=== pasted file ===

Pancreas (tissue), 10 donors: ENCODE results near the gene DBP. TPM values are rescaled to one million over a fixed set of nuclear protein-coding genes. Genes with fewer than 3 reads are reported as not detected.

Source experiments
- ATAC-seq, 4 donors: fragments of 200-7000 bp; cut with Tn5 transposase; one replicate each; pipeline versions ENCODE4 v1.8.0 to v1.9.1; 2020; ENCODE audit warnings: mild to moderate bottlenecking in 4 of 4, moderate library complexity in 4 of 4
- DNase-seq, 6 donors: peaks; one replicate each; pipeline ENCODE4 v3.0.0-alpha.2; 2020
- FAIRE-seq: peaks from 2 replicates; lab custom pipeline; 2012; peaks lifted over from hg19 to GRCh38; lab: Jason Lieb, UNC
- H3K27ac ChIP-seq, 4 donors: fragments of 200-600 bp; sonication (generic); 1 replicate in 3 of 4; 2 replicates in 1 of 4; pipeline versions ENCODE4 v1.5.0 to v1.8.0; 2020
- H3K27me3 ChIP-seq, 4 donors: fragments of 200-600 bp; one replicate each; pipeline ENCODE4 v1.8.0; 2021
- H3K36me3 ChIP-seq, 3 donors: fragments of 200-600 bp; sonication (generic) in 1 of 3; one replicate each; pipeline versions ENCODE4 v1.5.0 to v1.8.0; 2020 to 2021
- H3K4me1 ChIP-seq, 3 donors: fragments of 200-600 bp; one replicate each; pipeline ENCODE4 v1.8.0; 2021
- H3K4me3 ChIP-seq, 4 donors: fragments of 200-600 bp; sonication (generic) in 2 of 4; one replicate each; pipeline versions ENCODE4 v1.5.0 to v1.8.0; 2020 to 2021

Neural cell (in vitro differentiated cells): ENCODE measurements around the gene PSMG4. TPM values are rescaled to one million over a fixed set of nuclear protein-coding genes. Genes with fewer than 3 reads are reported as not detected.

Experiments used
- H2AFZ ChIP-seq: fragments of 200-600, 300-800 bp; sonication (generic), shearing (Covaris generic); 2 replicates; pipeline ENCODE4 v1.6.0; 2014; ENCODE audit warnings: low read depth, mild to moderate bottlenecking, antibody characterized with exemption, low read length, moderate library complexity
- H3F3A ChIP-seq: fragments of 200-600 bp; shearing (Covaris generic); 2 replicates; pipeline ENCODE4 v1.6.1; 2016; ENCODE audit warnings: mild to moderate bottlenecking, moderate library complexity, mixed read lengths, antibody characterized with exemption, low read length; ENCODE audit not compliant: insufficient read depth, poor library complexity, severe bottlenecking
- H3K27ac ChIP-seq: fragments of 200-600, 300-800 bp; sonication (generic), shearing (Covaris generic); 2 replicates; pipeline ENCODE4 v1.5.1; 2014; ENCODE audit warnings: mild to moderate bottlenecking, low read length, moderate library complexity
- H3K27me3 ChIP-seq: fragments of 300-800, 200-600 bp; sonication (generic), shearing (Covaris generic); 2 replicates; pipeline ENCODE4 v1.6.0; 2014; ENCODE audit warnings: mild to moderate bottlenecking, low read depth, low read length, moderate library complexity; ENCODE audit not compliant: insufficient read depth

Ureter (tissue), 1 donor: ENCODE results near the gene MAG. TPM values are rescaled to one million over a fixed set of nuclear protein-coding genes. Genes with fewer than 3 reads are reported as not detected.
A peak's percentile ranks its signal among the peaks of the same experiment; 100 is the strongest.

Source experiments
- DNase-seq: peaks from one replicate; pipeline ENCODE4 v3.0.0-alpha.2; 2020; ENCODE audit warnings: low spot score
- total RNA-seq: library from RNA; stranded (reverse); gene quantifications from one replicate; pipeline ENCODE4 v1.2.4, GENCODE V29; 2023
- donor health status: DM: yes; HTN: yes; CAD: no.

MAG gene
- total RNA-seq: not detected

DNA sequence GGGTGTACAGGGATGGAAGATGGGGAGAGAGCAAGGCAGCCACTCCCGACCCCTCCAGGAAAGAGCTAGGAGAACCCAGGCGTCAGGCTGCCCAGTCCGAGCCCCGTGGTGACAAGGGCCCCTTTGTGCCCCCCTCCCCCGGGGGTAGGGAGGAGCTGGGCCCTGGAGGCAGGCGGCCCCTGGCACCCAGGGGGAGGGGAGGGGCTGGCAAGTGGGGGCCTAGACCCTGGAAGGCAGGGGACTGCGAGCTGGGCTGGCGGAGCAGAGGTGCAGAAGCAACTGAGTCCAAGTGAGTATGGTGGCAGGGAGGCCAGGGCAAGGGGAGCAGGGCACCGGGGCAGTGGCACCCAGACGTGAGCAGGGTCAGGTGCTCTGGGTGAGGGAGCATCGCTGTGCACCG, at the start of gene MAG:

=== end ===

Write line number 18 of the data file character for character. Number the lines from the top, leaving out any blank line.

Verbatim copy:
A peak's percentile ranks its signal among the peaks of the same experiment; 100 is the strongest.